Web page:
and interagency professionals, based on a curriculum accredited by the Process of Accreditation for Joint Education (PAJE) and the Southern Association of
      Colleges and Schools Commission
      on Colleges (SACSCOC). CSC students have the opportunity to earn a regionally accredited Master of Military Studies degree.

      Mission. The Marine Corps Command and Staff College provides graduate-level education and training in order to develop critical thinkers, innovative problem
      solvers, and ethical leaders who will serve as commanders and staff officers in service, joint, interagency, and multinational organizations confronting complex
      and uncertain security environments.

      School of Advanced Warfighting (SAW). SAW provides graduate-level professional military education for a select group of USMC, Sister Service and International
      field-grade officers who have completed the Marine Corps or sister service command and staff college-level course. The curriculum develops complex
      problem-solving and decision-making skills that can be used to improve the warfighting capabilities of an organization at the operational level of war. SAW
      graduates receive the Military Occupational Specialty 0505 or Marine Air Ground Task Force Planner and are eligible to receive a regionally accredited Master of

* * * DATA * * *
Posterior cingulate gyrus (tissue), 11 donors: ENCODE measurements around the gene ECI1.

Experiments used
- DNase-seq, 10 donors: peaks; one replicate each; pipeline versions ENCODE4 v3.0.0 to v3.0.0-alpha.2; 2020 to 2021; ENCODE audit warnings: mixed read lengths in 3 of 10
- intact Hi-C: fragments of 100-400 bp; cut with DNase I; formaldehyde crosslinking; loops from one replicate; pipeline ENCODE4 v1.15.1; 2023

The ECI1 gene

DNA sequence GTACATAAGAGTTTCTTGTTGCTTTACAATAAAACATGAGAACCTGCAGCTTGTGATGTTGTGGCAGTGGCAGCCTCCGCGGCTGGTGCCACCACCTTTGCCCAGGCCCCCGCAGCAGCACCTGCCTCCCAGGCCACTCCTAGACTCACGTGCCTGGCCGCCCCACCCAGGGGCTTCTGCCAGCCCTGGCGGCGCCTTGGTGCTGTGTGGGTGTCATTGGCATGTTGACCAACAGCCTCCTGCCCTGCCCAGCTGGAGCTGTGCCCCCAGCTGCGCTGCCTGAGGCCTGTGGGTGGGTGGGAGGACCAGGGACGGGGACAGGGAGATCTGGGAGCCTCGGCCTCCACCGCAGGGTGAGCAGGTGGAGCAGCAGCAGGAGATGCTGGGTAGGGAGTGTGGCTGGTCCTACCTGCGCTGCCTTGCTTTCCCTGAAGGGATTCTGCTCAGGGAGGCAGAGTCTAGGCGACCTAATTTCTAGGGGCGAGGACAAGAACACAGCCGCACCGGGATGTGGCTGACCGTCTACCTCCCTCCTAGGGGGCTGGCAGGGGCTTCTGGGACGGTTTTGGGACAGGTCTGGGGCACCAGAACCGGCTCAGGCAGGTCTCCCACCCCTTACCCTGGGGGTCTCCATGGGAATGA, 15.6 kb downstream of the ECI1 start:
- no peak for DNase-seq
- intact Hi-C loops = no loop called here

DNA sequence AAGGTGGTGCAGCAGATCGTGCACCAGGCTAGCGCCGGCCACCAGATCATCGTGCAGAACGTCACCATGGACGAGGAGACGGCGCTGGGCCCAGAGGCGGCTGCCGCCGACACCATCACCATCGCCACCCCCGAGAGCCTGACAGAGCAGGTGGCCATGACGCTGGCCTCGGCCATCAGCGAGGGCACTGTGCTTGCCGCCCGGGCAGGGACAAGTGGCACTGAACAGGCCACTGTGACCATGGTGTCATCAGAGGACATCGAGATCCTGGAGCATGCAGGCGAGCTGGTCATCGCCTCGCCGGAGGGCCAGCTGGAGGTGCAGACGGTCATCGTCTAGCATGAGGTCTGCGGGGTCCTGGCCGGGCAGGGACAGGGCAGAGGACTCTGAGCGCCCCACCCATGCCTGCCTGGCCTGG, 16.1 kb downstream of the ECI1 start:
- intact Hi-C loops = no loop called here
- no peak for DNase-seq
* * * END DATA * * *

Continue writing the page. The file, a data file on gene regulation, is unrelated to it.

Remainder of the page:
Operational Studies degree.

      Mission. SAW develops lead planners and future commanders with the will and intellect to solve complex problems, employ operational art, and design and execute
      campaigns in order to enhance the Marine Corps' ability to prepare for and fight wars.

      Marine Corps War College (MCWAR). In fulfillment of its role in the JPME and Marine Corps PME policy, MCWAR is dedicated to educating its students for the
      challenges of a complex and dynamic security environment and preparing them to assume senior leadership positions within their service or agency. The College’s
      curriculum is crafted to maximize the advantages of small group seminars, employing the Socratic Method and active adult learning techniques to generate discussion,
      challenge student assumptions, and otherwise foster academic excellence. MCWAR graduates have the opportunity to earn a regionally accredited Master of
      Strategic Studies degree.